It seems that two giants of IT world, Amazon and Google, are out for each other’s market share in the cloud storage business by engaging into price wars. It is evident that Google was the one who started the price war when it decided to decrease the price of its cloud storage by 20% initially and 10% later. Amazon responded by decreasing the price of its S3 services by 25% in one go.
Cloud storage service is an ever growing market with an increasing amount of businesses looking to move their data on the cloud. In the wake of this rapid growth, decreased price will attract more customers to the cloud and increased revenues for the companies. But, the lowered prices by the “big guns”, will result in thin profit margins and will draw the small firms out of the business. It seems that the price war won’t be ending soon, as Amazon is an expert in operating at low profit margins and is expected to further lower its prices and rely on volume to drive growth.
Companies such as Rackspace however are staying away from the price war and look to maintain market share with exceptional service.
Price War to Continue
Amazon has not really differentiated the way it runs its cloud computing entity from the way it runs its retail business. Amazon treats its S3 just as a commodity and hence it really doesn’t take into account dimensions of the cloud market and may continue to drop its prices. One may argue that the cloud market is one-dimensional as the services offered to customers are very much the same and price differentiation is the only way to compete.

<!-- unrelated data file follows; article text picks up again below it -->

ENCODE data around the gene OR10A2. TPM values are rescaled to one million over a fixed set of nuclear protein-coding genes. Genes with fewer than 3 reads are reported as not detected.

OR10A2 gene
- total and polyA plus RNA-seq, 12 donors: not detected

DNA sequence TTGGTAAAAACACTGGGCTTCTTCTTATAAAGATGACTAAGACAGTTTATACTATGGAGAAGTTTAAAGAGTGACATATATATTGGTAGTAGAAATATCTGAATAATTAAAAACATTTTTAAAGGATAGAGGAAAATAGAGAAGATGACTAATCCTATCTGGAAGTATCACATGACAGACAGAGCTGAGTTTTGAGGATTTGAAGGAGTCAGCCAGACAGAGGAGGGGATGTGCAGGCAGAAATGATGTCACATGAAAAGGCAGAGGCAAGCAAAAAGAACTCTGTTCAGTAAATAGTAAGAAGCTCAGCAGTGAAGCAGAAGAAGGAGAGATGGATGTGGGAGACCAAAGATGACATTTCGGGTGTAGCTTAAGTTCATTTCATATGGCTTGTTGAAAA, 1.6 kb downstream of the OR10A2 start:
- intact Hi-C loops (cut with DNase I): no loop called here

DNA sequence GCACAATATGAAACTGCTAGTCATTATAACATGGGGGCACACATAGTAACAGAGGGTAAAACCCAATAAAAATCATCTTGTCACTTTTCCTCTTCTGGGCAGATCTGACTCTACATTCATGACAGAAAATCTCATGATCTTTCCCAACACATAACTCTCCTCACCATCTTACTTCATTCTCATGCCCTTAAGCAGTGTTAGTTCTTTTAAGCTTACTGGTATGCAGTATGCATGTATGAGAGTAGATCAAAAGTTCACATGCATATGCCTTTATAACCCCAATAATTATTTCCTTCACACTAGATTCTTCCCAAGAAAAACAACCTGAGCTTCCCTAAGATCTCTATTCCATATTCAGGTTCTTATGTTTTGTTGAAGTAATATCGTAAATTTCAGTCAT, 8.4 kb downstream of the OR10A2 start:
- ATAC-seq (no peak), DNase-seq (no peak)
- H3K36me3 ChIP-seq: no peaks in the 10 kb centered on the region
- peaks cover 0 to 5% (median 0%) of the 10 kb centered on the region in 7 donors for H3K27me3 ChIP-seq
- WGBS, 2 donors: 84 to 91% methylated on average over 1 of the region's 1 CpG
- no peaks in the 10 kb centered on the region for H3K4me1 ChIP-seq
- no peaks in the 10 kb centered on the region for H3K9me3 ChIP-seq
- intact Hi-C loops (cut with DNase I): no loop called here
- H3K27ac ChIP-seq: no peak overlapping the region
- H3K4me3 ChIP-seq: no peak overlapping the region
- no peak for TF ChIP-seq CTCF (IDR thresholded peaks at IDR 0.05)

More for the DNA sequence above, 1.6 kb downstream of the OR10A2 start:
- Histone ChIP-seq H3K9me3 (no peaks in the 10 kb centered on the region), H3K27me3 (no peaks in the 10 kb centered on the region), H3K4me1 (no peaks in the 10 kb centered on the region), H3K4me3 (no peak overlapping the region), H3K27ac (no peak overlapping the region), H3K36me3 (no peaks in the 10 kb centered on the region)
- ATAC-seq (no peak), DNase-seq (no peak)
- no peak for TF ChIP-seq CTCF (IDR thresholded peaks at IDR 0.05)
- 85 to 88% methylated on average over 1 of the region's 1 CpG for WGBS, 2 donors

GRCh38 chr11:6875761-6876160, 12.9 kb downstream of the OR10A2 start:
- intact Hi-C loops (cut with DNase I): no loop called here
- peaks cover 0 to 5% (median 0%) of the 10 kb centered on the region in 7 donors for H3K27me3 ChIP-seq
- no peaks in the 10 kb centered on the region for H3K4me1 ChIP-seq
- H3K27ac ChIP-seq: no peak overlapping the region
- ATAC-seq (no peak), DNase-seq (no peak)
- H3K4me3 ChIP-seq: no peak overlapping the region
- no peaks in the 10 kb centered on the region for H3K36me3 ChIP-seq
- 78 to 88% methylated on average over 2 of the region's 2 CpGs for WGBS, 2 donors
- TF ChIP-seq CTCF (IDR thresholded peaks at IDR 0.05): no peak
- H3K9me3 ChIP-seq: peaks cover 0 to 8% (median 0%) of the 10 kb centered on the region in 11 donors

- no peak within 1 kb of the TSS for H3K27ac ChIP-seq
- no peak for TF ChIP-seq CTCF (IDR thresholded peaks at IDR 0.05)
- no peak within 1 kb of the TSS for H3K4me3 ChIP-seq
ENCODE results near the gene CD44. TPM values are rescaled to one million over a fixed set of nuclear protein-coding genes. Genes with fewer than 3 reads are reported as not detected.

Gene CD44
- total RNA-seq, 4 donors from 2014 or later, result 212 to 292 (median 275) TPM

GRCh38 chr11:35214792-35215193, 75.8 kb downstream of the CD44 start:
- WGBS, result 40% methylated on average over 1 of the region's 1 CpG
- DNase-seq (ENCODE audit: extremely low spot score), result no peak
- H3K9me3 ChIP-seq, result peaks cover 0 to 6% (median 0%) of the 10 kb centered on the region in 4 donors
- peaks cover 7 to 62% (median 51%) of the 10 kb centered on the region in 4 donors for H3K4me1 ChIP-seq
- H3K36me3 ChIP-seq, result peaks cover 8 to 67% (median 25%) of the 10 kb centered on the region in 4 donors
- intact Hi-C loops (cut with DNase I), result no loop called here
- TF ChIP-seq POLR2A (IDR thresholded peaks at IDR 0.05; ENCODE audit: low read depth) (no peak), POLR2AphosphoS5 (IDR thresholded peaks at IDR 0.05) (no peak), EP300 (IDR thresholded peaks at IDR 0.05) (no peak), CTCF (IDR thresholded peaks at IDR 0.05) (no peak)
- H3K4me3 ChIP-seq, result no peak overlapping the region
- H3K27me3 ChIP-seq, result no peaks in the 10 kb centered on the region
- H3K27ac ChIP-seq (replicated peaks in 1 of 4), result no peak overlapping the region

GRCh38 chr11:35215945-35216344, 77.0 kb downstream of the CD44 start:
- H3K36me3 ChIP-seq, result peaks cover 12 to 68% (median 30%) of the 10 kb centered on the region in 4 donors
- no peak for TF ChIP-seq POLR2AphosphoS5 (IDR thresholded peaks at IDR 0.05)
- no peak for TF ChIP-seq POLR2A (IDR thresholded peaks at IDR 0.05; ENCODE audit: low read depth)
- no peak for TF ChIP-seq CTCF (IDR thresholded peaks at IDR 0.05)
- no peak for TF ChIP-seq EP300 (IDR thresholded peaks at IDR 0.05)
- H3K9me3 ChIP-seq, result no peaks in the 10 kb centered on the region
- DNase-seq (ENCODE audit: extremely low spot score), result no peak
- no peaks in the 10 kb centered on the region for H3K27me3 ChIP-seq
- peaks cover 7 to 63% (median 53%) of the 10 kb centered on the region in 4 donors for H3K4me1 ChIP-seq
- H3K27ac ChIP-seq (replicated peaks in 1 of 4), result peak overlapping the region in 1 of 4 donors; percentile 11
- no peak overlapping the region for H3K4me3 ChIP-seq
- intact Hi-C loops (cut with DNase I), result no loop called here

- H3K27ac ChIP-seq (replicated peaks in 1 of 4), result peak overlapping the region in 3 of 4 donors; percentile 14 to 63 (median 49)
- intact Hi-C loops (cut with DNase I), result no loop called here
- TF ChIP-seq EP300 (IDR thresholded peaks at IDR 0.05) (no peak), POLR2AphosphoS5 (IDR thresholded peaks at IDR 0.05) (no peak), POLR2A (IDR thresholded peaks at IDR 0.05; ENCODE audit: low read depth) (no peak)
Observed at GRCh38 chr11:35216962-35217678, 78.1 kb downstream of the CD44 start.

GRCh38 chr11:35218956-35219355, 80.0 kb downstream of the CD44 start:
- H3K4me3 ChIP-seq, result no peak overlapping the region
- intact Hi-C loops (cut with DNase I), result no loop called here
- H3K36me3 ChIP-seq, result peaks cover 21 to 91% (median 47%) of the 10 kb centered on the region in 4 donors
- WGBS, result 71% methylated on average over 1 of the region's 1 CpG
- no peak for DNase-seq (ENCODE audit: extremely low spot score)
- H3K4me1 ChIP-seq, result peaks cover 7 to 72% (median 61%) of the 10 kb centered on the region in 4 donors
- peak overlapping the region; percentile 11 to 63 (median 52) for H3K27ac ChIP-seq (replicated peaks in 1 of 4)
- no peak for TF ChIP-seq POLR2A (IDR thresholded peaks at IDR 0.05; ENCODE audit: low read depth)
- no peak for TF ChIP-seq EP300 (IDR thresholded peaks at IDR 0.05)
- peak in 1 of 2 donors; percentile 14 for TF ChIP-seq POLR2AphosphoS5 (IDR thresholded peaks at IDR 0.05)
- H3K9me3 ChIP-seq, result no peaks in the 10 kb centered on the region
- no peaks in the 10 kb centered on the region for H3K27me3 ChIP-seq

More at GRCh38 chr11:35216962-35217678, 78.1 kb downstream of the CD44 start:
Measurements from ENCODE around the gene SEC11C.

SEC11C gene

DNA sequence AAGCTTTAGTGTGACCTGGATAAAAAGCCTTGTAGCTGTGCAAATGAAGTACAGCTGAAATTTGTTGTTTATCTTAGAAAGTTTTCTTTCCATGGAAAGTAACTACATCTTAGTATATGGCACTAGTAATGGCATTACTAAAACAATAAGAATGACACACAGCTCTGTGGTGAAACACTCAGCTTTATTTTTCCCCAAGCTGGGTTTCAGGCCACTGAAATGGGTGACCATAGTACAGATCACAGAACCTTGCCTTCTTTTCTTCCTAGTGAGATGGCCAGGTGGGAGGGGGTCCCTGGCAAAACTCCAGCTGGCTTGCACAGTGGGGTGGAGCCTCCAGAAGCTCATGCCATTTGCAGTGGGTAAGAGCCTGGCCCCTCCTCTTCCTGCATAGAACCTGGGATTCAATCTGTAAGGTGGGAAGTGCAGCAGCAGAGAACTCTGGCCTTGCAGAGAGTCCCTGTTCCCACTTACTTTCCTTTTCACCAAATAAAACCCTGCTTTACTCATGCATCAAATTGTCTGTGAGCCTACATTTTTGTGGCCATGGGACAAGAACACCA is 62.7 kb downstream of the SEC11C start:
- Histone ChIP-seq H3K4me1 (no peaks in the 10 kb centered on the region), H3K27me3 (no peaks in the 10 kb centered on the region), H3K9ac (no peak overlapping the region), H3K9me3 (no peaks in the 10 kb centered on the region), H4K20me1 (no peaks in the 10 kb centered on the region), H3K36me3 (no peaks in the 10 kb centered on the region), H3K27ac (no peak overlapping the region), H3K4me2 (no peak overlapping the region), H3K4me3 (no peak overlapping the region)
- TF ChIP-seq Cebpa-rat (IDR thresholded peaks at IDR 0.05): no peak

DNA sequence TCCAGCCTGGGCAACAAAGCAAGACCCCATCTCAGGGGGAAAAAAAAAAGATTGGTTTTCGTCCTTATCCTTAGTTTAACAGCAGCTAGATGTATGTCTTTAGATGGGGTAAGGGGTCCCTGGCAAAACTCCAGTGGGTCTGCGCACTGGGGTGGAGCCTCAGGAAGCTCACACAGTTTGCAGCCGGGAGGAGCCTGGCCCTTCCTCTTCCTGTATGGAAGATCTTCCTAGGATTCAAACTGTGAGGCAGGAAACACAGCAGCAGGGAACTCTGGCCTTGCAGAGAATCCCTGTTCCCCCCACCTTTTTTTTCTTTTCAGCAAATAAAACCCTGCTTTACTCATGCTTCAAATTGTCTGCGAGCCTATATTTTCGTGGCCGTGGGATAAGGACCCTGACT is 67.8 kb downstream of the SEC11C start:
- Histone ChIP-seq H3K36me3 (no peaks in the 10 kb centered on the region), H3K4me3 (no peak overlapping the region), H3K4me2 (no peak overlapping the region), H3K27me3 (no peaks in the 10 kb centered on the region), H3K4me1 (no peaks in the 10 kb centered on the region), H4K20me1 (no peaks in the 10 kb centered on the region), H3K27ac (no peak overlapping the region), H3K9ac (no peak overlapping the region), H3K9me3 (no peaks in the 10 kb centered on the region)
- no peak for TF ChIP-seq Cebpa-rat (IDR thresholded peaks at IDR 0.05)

Amazon has an advantage when it comes to operating at lower prices, as the company has successfully managed price competitions in its retail market. Being one of the early starters in the cloud industry, the company also has the infrastructure and the advantage of having economies of scale.
Amazon is also offering its new customers 5GB of Amazon storage space along with 20,000 Get requests offer to complement its already low prices. This will translate into a high demand for Amazon and will equip the company to survive the price war.
Growth in Enterprise Clientele
Amazon has been very successful in the realm of cloud business, but the only hiccup is company’s inability to attract large enterprises. However, to address this issue, the company has launched a new long term storage service and has partnered with a local cloud company enabling enterprises to create hybrid data centers.
Amazon is also looking to expand into offering custom servers to its customers. This will lower the pressure on cloud computing margins for the company. The company has linked with Foxconn and Quanta, Asian manufacturers, to create its own servers.
Amazon is taking the required measures to survive this price war with Google and we shouldn’t be surprise if we hear about another price drop in its cloud computing business.